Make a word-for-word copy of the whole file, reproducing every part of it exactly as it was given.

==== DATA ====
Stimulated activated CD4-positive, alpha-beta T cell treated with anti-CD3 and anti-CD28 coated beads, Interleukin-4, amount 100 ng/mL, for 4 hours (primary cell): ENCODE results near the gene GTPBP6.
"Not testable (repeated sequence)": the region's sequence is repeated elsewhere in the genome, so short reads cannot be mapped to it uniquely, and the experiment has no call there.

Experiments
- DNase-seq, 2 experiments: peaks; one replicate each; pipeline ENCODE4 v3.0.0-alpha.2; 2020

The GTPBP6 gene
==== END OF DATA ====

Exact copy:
Stimulated activated CD4-positive, alpha-beta T cell treated with anti-CD3 and anti-CD28 coated beads, Interleukin-4, amount 100 ng/mL, for 4 hours (primary cell): ENCODE results near the gene GTPBP6.
"Not testable (repeated sequence)": the region's sequence is repeated elsewhere in the genome, so short reads cannot be mapped to it uniquely, and the experiment has no call there.

Experiments
- DNase-seq, 2 experiments: peaks; one replicate each; pipeline ENCODE4 v3.0.0-alpha.2; 2020

The GTPBP6 gene